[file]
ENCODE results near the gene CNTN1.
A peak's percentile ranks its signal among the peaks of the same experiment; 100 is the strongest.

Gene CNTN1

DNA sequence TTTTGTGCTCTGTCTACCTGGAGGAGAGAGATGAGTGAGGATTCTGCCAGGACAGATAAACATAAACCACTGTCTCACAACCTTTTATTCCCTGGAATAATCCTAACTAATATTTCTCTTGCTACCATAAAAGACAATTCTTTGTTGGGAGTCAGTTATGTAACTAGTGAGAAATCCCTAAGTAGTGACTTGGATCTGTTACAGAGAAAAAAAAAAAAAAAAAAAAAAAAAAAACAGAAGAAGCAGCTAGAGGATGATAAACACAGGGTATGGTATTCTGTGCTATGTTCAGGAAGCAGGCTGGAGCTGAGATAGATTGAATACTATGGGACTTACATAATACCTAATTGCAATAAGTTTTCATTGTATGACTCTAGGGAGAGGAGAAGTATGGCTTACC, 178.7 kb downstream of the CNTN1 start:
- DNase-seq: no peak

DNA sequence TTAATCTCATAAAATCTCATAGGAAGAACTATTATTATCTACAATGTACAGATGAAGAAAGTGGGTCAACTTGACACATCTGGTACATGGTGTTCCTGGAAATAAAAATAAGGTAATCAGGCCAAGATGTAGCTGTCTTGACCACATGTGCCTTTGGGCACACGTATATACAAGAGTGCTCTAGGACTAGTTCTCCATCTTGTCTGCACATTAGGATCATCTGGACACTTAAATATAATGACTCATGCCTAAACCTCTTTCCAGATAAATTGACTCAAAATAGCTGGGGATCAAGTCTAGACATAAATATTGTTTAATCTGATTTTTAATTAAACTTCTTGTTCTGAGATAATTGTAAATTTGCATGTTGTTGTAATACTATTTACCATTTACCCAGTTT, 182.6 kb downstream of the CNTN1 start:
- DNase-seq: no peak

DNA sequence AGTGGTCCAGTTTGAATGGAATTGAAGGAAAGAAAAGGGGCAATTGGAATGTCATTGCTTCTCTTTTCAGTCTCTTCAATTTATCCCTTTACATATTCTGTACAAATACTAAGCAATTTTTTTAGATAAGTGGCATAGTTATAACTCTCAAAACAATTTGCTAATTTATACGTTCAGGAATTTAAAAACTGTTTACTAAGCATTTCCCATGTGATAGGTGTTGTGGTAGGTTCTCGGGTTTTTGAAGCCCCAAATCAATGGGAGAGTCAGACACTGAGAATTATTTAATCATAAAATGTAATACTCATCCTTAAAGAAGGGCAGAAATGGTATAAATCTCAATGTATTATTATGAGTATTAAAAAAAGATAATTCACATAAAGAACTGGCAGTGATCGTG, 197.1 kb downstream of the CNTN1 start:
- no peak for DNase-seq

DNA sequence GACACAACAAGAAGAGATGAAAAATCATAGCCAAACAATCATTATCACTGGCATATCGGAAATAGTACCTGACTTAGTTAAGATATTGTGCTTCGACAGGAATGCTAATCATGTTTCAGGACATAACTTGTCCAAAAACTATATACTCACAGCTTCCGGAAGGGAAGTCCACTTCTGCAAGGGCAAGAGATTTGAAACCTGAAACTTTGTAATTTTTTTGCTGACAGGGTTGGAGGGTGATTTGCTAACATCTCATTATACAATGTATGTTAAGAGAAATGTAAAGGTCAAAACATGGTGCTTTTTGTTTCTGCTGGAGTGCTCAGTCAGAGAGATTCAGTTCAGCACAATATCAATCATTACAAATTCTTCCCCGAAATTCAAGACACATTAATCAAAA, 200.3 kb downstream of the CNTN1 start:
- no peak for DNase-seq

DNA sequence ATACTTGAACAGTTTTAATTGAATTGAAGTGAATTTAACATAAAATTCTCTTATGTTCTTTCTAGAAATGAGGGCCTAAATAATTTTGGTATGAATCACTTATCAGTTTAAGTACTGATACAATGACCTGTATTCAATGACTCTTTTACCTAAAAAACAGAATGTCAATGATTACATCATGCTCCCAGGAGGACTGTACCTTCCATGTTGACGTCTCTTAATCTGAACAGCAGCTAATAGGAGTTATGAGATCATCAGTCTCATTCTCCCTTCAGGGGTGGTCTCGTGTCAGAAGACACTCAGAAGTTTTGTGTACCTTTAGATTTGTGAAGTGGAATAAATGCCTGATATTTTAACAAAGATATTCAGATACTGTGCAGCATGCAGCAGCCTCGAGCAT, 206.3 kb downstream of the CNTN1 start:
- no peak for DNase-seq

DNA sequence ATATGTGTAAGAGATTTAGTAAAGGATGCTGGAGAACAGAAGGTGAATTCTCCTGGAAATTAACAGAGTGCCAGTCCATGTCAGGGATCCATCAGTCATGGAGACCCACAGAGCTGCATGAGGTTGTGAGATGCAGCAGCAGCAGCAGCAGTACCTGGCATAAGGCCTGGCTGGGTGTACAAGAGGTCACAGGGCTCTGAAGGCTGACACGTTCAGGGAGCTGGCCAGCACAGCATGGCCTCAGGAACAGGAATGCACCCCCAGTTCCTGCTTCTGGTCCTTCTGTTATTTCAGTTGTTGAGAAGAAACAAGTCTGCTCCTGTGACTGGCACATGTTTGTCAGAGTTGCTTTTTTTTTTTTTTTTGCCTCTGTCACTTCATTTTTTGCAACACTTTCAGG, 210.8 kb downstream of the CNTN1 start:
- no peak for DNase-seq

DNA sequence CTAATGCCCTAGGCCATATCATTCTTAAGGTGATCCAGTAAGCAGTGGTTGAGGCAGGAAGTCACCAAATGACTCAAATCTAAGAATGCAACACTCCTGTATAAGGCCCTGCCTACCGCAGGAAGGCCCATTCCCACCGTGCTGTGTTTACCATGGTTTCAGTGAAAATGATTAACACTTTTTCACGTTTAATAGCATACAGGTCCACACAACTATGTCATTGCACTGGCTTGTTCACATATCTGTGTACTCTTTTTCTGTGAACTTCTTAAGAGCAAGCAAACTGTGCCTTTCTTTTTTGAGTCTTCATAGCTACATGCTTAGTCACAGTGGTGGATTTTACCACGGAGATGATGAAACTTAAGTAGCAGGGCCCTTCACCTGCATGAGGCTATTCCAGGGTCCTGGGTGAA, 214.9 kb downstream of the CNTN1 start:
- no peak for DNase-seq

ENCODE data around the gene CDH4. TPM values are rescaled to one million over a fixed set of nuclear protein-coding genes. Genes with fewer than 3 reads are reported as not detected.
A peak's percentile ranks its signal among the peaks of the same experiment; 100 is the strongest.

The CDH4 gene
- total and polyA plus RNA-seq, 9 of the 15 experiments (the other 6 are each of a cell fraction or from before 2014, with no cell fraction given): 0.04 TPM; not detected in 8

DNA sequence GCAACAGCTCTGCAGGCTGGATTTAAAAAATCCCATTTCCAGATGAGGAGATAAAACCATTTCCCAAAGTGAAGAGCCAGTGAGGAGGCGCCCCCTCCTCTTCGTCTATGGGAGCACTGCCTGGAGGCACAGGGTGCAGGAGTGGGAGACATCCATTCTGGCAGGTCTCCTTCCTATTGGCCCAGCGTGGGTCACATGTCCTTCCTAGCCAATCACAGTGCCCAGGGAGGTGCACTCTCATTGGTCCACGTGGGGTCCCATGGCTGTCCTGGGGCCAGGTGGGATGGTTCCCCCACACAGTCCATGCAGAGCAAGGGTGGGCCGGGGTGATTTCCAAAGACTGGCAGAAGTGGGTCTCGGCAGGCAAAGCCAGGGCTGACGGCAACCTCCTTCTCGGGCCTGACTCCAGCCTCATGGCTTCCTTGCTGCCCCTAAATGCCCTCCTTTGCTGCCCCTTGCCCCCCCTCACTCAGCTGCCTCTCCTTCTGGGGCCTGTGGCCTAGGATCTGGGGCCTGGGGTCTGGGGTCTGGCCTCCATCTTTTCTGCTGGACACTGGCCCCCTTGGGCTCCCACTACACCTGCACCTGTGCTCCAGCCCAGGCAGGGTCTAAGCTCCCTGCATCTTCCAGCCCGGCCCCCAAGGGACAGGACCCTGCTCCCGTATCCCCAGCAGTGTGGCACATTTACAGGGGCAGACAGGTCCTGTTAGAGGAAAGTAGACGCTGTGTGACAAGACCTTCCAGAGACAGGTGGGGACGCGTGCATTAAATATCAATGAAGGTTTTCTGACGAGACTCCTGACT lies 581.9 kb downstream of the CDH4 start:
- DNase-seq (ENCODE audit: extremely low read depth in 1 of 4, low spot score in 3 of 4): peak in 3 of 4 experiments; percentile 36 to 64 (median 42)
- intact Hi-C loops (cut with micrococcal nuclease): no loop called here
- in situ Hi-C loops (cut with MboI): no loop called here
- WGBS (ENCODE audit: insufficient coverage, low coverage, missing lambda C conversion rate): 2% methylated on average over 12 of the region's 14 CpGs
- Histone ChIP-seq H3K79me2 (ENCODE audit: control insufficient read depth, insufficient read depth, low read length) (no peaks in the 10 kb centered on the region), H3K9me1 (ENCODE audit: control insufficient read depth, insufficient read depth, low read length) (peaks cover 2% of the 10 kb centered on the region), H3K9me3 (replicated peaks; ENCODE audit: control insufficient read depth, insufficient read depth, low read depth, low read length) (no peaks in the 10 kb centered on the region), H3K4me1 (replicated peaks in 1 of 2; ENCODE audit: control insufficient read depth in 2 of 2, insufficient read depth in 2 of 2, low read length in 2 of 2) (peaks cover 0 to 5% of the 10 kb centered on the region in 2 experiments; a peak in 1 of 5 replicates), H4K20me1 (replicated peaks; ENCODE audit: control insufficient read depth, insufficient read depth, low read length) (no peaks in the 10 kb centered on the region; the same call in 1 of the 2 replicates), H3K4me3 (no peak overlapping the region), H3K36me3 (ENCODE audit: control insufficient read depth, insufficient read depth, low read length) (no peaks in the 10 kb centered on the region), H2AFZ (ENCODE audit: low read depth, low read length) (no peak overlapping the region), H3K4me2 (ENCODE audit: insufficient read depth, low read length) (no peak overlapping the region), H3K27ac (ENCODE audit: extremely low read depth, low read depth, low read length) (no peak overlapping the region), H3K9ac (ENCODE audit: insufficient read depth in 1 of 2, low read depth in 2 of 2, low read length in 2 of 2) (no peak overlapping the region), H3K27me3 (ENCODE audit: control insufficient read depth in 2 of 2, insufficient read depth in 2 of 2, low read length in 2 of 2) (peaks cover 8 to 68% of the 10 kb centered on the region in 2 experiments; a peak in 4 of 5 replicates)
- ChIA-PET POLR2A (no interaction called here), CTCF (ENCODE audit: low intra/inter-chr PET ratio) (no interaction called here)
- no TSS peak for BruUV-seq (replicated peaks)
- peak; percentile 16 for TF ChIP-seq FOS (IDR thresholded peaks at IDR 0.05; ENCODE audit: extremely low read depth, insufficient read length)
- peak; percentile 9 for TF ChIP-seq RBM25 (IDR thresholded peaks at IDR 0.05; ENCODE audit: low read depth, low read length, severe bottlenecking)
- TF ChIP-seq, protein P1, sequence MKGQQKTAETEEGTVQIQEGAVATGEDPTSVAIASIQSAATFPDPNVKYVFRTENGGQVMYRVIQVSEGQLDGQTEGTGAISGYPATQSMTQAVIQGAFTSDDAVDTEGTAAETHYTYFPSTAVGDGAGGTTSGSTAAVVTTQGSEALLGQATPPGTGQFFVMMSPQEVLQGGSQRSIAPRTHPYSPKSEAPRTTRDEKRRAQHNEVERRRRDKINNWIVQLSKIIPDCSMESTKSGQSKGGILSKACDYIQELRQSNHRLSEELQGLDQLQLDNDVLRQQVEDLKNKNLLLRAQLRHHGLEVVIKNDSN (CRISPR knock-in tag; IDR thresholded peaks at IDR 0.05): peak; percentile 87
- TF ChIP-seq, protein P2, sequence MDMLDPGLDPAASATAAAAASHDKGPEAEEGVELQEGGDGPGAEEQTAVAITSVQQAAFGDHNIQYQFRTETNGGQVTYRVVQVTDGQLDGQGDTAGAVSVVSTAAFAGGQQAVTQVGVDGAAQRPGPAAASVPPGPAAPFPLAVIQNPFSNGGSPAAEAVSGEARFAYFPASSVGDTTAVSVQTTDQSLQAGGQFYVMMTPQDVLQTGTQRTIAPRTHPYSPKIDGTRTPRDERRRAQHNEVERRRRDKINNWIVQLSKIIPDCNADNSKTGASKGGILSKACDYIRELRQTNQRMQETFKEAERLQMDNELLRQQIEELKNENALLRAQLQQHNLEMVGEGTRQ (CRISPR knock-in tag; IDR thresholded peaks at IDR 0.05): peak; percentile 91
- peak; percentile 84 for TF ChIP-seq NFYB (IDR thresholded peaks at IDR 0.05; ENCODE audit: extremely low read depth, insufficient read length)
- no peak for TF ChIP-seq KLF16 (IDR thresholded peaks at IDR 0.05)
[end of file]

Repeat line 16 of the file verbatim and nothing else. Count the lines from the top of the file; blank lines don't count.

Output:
DNA sequence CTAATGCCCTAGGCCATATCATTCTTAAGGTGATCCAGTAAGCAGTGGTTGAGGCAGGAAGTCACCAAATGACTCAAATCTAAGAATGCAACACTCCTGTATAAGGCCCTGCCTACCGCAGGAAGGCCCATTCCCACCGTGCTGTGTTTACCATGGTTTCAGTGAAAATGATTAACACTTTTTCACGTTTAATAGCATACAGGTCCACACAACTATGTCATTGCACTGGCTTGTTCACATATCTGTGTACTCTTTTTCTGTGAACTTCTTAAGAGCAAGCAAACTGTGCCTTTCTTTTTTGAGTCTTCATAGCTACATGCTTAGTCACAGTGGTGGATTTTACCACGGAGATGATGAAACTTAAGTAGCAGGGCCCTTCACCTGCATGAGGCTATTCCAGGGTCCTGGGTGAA, 214.9 kb downstream of the CNTN1 start: